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Friday, August 3, 2012

FDA Needs to Regulate All Tobacco Products

Yesterday the Center for Disease Control and Prevention (CDC) released a new report,Consumption of Cigarettes and Combustible Tobacco in the United States between 2000 and 2012. Although the total use of combustible tobacco products decreased by 27.5% over the time frame, use of non-cigarette combustible tobacco increased by 123%. This suggests that some cigarette smokers are switching to other products and diminishes progress in decreasing combustible tobacco use.

Non-cigarette combustible tobacco products include roll-your-own tobacco products, large and small cigars, loose and pipe tobacco. Such products are exempt from Food and Drug Administration (FDA) regulation. Partnership for Prevention fully supports FDA regulation of ALL tobacco products. Excluding these non-cigarette tobacco products from FDA oversight contributes to their increased use. In particular, consumption of pipe tobacco increased by 482.5%, loose tobacco by 123%, and large cigars by 233%.

Differences in how tobacco products are classified and taxed have caused cigar consumption to increase. Tobacco manufacturers have increased the weight of small cigars, thus allowing them to be classified as large cigars, which are exempt from certain taxes and regulations. However, these cigars resemble a cigarette but are taxed at much lower rate. Similarly, pipe tobacco is now used in roll-your-own cigarettes, prepared using a machine, because it is taxed less than roll-your-own loose tobacco. This can create the illusion that the consumption of roll-your-own cigarettes decreased, when in fact individuals are simply substituting products, and using other methods (a machine versus manually rolling cigarettes) to achieve the same result.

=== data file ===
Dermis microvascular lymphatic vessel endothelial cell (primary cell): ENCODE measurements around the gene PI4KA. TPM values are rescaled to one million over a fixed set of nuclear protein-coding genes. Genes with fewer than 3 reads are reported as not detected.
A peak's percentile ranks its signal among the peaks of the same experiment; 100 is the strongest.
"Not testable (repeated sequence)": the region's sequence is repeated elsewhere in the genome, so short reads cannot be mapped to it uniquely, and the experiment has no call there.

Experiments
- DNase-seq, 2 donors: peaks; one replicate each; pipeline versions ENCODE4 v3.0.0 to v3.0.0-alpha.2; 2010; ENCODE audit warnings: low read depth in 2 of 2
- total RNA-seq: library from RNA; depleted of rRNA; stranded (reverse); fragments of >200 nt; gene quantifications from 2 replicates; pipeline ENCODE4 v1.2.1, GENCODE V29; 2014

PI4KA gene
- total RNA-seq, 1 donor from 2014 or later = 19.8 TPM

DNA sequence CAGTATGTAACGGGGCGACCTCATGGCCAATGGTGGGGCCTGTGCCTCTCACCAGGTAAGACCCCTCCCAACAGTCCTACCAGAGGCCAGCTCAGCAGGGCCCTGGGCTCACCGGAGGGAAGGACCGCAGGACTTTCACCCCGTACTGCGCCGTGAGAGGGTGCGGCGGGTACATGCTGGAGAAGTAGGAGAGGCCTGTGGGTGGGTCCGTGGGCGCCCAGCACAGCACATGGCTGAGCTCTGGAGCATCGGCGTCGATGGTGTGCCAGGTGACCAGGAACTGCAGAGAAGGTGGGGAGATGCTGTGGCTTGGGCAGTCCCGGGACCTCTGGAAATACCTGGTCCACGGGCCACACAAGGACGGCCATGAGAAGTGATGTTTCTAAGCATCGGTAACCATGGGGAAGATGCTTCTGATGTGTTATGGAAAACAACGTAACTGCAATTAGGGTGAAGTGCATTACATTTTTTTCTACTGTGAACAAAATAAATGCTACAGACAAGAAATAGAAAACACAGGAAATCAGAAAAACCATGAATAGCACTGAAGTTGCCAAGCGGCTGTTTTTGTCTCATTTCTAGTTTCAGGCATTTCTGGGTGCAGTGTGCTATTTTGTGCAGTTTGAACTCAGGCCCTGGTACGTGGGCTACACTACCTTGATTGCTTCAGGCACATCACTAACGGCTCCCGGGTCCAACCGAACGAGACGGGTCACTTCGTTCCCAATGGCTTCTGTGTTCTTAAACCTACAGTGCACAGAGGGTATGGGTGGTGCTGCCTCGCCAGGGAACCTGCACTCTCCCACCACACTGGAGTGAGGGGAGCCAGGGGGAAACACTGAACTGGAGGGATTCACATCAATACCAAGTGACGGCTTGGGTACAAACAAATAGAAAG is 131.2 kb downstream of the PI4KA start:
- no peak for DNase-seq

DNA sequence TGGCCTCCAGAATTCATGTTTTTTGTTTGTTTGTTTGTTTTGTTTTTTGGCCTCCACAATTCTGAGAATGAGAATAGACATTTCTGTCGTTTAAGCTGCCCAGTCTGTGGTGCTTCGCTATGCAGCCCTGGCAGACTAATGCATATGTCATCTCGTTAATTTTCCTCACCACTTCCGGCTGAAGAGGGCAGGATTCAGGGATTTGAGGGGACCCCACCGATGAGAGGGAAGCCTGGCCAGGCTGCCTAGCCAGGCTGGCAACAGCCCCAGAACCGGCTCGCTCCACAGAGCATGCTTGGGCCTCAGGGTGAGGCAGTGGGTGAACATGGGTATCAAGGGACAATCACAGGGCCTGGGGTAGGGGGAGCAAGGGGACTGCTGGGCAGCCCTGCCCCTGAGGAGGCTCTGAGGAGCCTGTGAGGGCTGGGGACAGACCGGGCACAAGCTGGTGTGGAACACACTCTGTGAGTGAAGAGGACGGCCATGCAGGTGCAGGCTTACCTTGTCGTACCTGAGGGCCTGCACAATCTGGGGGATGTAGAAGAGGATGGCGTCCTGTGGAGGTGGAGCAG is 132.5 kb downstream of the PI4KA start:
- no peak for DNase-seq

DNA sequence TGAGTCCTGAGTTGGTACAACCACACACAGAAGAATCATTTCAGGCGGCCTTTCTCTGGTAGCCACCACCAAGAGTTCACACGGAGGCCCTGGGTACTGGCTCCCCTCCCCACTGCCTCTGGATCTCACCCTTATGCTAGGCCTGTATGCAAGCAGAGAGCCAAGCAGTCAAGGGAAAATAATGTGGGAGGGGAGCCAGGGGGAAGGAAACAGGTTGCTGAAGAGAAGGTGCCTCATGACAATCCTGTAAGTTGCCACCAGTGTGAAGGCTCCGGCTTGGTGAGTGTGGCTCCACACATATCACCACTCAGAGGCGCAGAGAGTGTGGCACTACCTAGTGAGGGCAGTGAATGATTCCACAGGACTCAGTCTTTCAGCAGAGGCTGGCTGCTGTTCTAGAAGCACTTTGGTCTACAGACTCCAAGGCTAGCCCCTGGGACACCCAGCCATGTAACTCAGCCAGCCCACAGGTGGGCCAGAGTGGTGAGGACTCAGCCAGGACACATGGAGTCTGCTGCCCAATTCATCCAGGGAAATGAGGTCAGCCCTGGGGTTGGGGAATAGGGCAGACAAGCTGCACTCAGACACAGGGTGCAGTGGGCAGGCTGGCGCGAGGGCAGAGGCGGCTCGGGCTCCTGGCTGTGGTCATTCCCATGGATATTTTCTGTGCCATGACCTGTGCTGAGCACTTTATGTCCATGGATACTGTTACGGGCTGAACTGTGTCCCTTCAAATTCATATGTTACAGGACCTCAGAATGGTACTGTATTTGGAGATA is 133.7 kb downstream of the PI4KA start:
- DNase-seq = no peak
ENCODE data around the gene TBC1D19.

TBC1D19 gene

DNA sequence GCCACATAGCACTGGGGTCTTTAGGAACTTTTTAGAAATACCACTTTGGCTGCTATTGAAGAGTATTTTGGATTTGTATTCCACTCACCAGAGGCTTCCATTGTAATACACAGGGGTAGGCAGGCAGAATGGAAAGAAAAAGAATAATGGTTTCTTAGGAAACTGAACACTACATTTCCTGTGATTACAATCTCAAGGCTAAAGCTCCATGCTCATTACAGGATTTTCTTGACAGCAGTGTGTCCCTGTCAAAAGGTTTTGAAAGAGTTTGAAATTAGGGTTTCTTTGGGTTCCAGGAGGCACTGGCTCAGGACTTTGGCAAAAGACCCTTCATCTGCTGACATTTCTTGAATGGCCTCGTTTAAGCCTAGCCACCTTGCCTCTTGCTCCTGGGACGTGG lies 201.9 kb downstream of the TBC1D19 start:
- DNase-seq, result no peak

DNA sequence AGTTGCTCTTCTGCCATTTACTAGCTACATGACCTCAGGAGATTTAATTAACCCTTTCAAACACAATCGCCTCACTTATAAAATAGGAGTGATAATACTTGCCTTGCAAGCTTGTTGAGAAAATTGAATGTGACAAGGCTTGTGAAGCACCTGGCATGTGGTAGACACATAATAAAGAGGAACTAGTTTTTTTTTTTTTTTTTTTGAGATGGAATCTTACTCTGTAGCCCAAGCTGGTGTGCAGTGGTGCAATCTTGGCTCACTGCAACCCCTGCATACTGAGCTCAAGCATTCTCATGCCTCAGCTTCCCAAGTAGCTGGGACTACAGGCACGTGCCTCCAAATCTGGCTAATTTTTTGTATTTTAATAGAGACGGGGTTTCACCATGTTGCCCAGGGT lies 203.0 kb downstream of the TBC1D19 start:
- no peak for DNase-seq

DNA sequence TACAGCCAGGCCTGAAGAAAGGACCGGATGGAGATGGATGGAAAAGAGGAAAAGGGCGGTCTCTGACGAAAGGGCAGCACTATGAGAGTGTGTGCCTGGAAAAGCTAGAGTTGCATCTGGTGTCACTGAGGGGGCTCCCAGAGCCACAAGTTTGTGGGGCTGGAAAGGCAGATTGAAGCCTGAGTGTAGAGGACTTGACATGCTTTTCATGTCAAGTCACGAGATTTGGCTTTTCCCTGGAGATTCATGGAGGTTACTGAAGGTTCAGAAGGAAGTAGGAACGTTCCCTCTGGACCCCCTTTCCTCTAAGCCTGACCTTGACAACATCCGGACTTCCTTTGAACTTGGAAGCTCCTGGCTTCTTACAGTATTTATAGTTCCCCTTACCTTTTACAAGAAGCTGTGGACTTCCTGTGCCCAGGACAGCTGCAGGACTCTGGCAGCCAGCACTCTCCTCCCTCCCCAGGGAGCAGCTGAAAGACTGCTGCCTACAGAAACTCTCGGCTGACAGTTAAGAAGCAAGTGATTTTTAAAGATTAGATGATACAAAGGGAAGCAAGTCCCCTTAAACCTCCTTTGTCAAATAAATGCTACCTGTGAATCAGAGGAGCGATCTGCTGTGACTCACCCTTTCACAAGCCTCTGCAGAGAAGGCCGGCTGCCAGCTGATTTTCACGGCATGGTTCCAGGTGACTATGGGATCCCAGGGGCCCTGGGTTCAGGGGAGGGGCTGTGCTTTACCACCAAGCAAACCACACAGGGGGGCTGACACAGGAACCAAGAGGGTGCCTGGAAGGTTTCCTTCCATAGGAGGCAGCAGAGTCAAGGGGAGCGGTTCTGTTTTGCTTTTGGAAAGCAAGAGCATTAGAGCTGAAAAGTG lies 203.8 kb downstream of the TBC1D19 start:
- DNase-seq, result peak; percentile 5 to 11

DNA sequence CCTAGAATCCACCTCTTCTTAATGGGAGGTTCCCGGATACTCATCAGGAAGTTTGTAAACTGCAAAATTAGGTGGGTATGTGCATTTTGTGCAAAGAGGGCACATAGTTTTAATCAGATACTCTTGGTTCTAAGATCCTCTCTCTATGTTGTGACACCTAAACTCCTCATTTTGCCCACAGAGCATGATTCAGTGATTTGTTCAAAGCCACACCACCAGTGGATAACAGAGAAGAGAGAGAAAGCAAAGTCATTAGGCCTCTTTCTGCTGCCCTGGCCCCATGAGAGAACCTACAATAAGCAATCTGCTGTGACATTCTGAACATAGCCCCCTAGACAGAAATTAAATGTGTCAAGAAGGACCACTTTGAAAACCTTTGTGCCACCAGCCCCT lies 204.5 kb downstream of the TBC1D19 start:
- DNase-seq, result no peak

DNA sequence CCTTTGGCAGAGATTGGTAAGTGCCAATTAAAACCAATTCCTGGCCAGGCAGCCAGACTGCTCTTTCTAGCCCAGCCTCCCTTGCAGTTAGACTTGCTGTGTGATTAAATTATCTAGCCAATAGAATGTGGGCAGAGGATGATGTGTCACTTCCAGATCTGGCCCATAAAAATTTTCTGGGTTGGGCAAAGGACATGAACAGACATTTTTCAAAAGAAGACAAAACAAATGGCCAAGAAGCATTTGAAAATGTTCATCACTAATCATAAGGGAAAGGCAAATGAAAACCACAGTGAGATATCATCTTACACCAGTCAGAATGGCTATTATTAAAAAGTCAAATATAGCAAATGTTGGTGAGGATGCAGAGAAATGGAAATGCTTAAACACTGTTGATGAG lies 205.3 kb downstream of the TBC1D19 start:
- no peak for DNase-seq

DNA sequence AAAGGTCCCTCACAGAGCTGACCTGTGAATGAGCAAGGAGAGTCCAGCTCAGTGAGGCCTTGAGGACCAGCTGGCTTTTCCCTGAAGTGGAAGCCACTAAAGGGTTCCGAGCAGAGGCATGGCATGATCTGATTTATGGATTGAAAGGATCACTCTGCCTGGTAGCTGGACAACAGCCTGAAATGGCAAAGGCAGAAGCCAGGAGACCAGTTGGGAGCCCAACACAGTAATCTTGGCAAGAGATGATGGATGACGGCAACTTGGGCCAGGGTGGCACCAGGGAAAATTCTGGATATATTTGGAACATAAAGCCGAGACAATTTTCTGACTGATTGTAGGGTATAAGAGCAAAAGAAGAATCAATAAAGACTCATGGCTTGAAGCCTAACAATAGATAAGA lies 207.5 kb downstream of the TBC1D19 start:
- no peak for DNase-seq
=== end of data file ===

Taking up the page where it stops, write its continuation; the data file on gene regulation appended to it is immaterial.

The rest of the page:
The U.S. Surgeon General and the National Cancer Institute have concluded that cigar smoke can cause cancers of the mouth, throat, larynx and lungs, as well as heart and lung disease. Furthermore, exposure to cigar smoke can increase the risk of infertility, stillbirth and low birth weight. Partnership for Prevention believes yesterday’s CDC report only further highlights the consequences of failing to regulate all combustible tobacco products. There are no safe tobacco products and certain products should not be exempt from regulation.

Posted by: Alyson Hazen Kristensen at 12:00 AM
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Labels: FDA, regulation, tobacco